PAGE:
The worst advice that I’ve ever heard given to pastors is that “pastors can’t really be friends with their congregation.” If I believed that, I think I’d quit. I’m human too. I need friends. My wife needs friends. We all do. And if I can only look outside my local church, my immediate (Christian) family, for friends, that’s sad.
The worst advice that I’ve ever heard given to pastors is that “pastors can’t really be friends with their congregation.”
Sure, there are some things that church leaders can’t share with their congregants. Pastors need to use wisdom and discretion. But I don’t feel that I’ve ever seriously overstepped these bounds, and it’s never kept me from having real friends in the congregations I’ve pastored. In fact, when I get calls from my congregants, one of my favorite greetings is, “Hello my friend, how are you today?” And I really mean it.
Augustine said, “For you I am a bishop, with you, after all, I am a Christian.” Shepherds need to remember that they are sheep, too. Pastors should be as authentic and down-to-earth as they are respectable and dignified. They need to be friends with their people, and true friendship is about mutually giving and receiving, ministering and being ministered to.
I remember a time when I needed to go for a walk to clear my head, but didn’t feel like being alone. So I called up a brother from our church and asked if he wanted to walk with me. We hiked through the woods and he ended up teaching me how to fish. Discipleship happened that day, since friends talk about the important stuff, but that wasn’t the primary reason why I reached out to him. I called because he’s my friend.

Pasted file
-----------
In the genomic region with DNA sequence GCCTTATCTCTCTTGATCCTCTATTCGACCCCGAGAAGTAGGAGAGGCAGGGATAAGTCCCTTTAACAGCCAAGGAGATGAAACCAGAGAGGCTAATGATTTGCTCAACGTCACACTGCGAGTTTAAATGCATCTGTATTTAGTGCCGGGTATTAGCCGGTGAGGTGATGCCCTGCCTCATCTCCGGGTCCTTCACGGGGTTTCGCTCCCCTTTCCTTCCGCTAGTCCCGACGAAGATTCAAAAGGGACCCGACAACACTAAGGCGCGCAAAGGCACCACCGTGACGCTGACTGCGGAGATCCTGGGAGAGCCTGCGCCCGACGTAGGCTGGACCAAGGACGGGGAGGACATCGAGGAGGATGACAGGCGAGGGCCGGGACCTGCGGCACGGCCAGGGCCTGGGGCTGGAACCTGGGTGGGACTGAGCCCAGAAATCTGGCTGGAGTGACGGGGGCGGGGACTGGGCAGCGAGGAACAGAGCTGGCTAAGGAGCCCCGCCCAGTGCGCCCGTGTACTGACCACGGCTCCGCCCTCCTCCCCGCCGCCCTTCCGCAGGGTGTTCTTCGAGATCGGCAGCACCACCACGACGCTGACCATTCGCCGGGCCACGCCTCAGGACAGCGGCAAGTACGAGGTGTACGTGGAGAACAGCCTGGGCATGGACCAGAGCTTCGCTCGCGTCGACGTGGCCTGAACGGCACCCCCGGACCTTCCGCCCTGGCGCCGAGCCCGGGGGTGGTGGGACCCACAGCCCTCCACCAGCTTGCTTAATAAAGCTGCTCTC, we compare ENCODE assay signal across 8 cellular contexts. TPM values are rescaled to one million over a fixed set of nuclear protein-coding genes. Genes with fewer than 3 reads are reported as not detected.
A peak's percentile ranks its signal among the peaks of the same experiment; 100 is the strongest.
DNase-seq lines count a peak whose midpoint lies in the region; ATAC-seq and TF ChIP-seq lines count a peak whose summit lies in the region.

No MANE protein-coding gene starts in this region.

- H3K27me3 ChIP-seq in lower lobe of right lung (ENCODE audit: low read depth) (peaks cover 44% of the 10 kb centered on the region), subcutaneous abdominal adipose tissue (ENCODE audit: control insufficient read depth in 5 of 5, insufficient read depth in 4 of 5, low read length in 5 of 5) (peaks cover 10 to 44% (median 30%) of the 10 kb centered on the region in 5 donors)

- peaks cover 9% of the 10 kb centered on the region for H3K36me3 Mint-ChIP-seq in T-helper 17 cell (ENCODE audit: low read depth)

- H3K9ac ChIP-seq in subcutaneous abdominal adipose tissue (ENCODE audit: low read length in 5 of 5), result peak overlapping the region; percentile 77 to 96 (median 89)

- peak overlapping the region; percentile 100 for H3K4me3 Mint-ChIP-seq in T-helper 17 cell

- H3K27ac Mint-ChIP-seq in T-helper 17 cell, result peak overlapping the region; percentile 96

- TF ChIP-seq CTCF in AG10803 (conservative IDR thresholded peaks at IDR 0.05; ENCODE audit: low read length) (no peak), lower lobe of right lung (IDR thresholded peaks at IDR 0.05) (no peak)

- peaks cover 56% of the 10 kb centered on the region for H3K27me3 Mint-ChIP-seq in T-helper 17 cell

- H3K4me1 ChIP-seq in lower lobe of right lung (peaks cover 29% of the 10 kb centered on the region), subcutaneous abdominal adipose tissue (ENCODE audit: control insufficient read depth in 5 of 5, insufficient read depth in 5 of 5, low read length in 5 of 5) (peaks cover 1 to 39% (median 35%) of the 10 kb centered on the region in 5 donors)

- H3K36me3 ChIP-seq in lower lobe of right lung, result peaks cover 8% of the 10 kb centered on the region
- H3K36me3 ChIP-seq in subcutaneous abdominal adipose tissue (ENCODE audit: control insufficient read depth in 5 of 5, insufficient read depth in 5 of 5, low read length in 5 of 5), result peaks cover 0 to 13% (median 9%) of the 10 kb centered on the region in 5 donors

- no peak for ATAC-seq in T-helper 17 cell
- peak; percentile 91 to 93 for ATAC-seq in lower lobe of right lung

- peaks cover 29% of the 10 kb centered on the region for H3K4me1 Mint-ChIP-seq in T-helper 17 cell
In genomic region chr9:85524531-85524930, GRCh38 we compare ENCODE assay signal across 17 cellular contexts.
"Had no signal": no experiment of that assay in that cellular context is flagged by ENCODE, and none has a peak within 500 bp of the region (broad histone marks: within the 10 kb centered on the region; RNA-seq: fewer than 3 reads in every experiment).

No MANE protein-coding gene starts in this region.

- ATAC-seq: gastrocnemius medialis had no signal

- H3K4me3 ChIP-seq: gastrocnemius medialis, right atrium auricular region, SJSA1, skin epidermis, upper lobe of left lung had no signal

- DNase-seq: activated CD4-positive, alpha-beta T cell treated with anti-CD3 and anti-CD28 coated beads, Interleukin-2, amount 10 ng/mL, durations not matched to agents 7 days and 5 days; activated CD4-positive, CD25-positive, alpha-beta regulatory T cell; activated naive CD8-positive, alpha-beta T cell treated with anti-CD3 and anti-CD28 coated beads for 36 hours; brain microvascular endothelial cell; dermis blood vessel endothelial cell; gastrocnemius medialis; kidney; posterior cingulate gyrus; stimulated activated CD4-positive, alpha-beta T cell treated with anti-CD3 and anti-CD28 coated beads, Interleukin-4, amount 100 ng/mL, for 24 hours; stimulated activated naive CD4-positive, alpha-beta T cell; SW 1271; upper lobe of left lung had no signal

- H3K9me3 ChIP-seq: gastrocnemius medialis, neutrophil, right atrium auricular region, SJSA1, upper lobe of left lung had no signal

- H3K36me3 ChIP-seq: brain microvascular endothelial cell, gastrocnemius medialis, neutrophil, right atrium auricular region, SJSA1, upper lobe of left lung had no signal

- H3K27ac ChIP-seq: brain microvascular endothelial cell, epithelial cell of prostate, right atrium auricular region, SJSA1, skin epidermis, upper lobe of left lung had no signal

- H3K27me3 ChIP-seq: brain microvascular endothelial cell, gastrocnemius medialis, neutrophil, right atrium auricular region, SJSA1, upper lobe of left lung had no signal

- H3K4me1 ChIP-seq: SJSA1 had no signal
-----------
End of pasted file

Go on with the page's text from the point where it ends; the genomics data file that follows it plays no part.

More recently, my wife and I decided to go out to eat. Sometimes we like to go out to eat as a family, but other times we like to invite our friends. Our first instinct was to invite a couple from our church. Again, discipleship happened at the dinner table, but we didn’t reach out to them with a ministry agenda. We invited them simply because they are our friends.
In a world where most friendships go no deeper than being Facebook friends, the church should be a place where deep friendships are built.
Finally, a new convert whom I baptized at Easter has become my fast friend. We’ve done a lot of Bible study, but we’ve also just talked about life by the campfire and sat around playing chess and Catan. I told him that I was glad to have him as a friend. He said, “I really appreciate that you view me as a friend. I need a friend.”
Being a Friend
In a world where most friendships go no deeper than being Facebook friends, the church should be a place where deep friendships are built. Because the foundation for Christian friendship is a shared love for Jesus, the Friend of Sinners, Christians can be true friends to one another across generational, ethnic, gender (with reasonable caution), and social barriers.
True friends sincerely care about one another. True friends eat meals together and meet one another’s needs. True friends spend time together and share life together. Like Jesus, who did not call his disciples servants but friends (Jn. 15:15), let’s be a true friend to others in the body. Invite someone over for a meal this week. Open up your home and your life to others. Be authentic and vulnerable, and you may be surprised how quickly others reciprocate. Friendship is an essential ministry of the local body of Christ.
Read also: “Is Loneliness a Symptom of Self-Isolation? Common Ways People Hurt Themselves Spiritually” by David Fry